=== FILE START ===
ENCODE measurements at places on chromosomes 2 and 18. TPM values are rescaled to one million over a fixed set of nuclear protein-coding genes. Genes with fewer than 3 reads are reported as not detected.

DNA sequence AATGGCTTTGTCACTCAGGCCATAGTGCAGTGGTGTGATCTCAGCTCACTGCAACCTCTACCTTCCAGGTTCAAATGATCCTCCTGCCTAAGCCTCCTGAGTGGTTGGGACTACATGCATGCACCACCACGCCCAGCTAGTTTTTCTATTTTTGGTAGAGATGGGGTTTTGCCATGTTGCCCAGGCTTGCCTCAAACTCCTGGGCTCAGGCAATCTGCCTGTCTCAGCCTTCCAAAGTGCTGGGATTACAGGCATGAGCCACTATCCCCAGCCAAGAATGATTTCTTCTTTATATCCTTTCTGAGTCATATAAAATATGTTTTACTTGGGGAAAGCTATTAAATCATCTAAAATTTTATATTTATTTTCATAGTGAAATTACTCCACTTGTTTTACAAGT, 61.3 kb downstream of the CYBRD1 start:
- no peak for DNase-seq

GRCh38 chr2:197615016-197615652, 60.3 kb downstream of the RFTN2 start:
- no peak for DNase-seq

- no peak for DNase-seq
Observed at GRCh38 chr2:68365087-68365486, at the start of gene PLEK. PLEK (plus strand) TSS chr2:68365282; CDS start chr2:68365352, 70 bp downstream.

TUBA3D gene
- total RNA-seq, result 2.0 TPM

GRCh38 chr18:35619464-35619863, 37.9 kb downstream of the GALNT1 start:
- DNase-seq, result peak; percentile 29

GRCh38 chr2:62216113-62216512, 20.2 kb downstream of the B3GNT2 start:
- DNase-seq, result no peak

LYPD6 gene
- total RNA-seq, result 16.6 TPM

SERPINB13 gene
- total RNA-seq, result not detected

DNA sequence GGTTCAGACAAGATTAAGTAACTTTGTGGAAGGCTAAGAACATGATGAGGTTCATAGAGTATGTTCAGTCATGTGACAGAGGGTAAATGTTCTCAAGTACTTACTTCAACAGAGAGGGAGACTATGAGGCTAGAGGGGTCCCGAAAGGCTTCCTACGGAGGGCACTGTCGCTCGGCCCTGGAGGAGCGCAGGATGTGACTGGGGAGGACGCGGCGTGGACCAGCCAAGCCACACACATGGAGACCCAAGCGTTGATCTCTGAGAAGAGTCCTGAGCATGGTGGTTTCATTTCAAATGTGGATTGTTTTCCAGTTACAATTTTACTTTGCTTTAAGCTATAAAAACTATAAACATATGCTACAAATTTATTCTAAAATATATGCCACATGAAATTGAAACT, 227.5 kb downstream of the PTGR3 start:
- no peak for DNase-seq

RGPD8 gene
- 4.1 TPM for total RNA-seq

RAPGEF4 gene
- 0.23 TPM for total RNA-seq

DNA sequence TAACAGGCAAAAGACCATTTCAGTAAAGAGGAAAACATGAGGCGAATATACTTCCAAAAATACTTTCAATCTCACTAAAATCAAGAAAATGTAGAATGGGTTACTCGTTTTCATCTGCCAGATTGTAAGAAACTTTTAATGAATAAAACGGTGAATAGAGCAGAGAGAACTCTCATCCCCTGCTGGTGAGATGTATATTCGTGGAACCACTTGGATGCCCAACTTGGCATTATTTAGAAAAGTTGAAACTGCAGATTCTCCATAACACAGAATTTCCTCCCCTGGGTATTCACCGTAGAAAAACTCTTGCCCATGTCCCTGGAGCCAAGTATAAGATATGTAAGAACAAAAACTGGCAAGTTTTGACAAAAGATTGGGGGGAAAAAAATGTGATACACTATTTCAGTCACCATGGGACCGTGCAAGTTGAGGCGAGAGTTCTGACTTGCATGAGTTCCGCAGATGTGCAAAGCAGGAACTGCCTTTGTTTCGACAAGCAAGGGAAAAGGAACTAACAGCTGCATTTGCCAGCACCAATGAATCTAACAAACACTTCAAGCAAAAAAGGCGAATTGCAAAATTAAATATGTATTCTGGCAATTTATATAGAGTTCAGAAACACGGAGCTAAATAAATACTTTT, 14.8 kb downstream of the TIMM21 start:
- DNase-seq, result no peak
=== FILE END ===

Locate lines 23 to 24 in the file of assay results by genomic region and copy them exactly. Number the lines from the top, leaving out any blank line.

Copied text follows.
- 0.23 TPM for total RNA-seq

DNA sequence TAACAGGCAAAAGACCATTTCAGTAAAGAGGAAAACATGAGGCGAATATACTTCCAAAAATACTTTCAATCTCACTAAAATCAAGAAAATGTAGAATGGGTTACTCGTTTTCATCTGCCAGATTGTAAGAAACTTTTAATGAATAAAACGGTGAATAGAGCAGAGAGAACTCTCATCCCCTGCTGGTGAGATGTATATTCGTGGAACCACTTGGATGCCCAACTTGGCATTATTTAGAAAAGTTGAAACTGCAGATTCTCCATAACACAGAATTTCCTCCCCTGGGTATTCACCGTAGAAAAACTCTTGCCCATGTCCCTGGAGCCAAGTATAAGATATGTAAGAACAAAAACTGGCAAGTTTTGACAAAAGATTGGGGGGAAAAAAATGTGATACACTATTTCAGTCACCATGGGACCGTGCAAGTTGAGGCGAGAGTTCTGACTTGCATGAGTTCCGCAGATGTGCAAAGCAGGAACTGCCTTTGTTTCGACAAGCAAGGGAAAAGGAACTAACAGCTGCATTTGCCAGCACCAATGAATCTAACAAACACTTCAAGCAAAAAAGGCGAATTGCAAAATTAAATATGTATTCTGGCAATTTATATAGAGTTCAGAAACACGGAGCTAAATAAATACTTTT, 14.8 kb downstream of the TIMM21 start: